George Granville Leveson-Gower, 2nd Marquis of Stafford, 1st Duke of Sutherland (1758-1833)
Image: Trentham Hall, Staffordshire. William West, Picturesque Views of Staffordshire. (Birmingham 1830). This view shows a substantially altered house compared to the print of Trentham Hall in Plot’s History of Staffordshire (1686).
Image from: Local Studies and History, Birmingham Central Library
George Granville Leveson-Gower, 2nd Marquis of Stafford, 1st Duke of Sutherland (1758-1833) has been called “The Leviathan of Wealth” and “the richest man that ever died”. In the early 19th century his family was probably the richest in Britain. This great wealth came from ownership of land, exploitation of the mineral resources their estates contained and, as Disraeli pointed out “a talent for marrying heiresses”.
As the eldest son of Granville, 2nd Earl Gower, 1st Marquis of Stafford and his second wife, Lady Louisa Egerton, favourite sister of the heirless Duke of Bridgewater, he inherited the revenues of the Bridgewater Canal when his uncle died in 1803. In the same year his father died and he inherited the family estates at Lilleshall in Shropshire and Trentham in Staffordshire.
George Granville’s father, Granville, 2nd Earl Gower, 1st Marquis of Stafford, (1721-1803) had married as his second wife lady Louisa Egerton, favourite sister of the heirless 2nd Duke of Bridgewater. When he died in 1803 the Duke left the substantial annual profits from the Bridgewater Canal to her eldest son, George Granville.
George Granville’s own marriage in 1785 to Elizabeth, Countess of Sutherland, Baroness of Strathnavar (1765-1839) in 1785, brought him vast estates in Scotland, with a further seat at Dunrobin Castle. She had inherited vast estates in Sutherland, amounting to 1¼ million acres at the age of 1 when her parents died of putrid fever in Bath in 1766.
Thus the family came to have three major seats, Dunrobin in Scotland, Lilleshall Hall, extensively rebuilt by Wyatville in the 1820s to provide a home for the family heir and Trentham Hall, a very grand Italianate palace, with a lake, formal gardens, terraces and woods. This was improved at a cost of £123,000 in the 1830s.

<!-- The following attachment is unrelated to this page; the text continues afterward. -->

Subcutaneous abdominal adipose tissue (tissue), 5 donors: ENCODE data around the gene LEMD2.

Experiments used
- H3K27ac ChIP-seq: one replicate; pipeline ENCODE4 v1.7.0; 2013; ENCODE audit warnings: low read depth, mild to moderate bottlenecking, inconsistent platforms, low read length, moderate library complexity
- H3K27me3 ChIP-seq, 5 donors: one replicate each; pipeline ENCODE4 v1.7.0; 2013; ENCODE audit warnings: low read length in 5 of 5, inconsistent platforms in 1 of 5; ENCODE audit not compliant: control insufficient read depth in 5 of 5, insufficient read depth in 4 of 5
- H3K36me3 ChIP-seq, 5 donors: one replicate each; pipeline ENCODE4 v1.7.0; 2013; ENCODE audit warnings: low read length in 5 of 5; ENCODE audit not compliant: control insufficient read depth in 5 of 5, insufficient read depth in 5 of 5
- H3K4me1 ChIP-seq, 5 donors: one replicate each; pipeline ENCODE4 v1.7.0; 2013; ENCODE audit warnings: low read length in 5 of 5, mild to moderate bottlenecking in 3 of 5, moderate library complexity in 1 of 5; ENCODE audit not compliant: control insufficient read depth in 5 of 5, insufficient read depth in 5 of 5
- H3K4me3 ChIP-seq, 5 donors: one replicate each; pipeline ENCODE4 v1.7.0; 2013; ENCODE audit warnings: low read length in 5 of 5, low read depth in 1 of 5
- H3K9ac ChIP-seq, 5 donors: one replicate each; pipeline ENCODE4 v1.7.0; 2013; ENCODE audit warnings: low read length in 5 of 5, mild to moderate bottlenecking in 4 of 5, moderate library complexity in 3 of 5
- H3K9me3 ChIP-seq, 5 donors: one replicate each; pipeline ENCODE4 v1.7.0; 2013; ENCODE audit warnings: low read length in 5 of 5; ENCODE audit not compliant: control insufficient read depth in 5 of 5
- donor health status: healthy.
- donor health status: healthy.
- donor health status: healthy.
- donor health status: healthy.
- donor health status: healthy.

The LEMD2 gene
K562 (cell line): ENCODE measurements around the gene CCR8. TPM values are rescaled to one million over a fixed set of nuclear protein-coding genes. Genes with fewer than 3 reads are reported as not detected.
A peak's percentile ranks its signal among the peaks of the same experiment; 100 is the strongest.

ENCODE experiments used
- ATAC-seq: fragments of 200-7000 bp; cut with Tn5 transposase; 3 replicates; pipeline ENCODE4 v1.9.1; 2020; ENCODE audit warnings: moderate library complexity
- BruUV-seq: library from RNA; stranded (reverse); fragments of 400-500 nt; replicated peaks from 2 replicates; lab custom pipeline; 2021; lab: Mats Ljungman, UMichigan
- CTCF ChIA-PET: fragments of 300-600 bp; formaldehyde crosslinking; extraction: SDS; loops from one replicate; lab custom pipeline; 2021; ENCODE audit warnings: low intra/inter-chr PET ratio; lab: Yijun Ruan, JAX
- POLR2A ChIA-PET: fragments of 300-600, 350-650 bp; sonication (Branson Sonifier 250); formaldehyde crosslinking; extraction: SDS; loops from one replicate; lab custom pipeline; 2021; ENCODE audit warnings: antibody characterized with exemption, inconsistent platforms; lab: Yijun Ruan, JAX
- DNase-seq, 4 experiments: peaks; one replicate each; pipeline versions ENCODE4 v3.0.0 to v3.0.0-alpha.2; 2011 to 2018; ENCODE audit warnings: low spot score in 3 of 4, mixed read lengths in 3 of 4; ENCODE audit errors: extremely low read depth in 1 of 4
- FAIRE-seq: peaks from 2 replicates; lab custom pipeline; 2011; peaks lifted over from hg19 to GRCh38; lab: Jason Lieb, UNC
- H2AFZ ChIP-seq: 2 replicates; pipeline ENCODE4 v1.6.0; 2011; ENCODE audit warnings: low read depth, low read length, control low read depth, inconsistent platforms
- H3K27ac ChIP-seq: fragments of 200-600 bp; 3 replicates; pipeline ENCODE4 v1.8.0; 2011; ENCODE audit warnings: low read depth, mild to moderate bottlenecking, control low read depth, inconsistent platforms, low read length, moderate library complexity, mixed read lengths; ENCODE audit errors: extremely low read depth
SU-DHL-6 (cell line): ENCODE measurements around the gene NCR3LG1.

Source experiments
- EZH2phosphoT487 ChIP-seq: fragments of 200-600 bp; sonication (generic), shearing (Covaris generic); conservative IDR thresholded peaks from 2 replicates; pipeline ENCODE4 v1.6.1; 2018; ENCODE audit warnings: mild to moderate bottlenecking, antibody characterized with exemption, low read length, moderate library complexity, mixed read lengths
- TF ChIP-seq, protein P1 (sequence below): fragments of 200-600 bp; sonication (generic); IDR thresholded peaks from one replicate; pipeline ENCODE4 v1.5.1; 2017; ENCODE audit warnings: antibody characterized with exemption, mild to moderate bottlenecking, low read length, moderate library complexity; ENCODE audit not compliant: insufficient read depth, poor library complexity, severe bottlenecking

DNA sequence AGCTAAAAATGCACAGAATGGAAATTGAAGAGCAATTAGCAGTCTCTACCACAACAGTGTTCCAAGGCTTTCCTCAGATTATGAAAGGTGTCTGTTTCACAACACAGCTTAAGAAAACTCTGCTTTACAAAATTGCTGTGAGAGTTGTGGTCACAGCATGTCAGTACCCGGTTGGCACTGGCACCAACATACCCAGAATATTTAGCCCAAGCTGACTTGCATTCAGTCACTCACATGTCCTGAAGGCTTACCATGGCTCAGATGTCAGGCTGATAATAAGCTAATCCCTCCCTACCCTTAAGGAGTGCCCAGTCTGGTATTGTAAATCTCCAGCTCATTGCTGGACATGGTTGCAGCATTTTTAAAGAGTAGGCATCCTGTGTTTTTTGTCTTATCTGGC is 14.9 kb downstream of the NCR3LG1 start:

His vast wealth was partly derived from the exploitation of the mineral wealth of his English estates through enterprises such as the Lilleshall Co. Coal, lime and ironstone were carried on the Donnington Wood Canal at Lilleshall, built by his father. George Granville continued to invest in canal projects. He recognised the threat of the railways and invested in them in an attempt to protect his canal interests.
With his chief agent, James Loch, he became widely unpopular for the Highland Clearances carried out around 1810 on the Sutherland estate. He had been shocked by the living conditions of his Scottish tenants and they were forcibly resettled in new industries on the coast. He was therefore held responsible for the destruction of the Highland way of life. The English estates in the West Midlands were also improved, although not in such a drastic manner.
George Granville’s political career was less illustrious than that of his father, although he did serve as an MP and Ambassador to Paris. Later, he supported Catholic Emancipation and the Reform Bill. As a reward he was created the Duke of Sutherland in 1833.
On his death in 1833 the Bridgewater inheritance passed to his second son, Francis, who later became the Earl of Ellesmere, taking his grandmother’s name of Egerton. His railway interests and the rest of the estates went to his eldest son, the 2nd Duke of Sutherland.
In 1827 George Granville, Lord Stafford, bought the mansion York House in London from the government. It had been built by George IV’s brother, the Duke of York, who died, seriously in debt, before it was finished. George Granville spent a further £150,000 completing and extending it, changing the name to Stafford House. It was widely regarded as the grandest town house in London (it became the present day Lancaster House in 1912). Here the family became the leaders of fashionable society with the Duchess organising costly parties and entertainments.« Previous in this sectionNext in this section »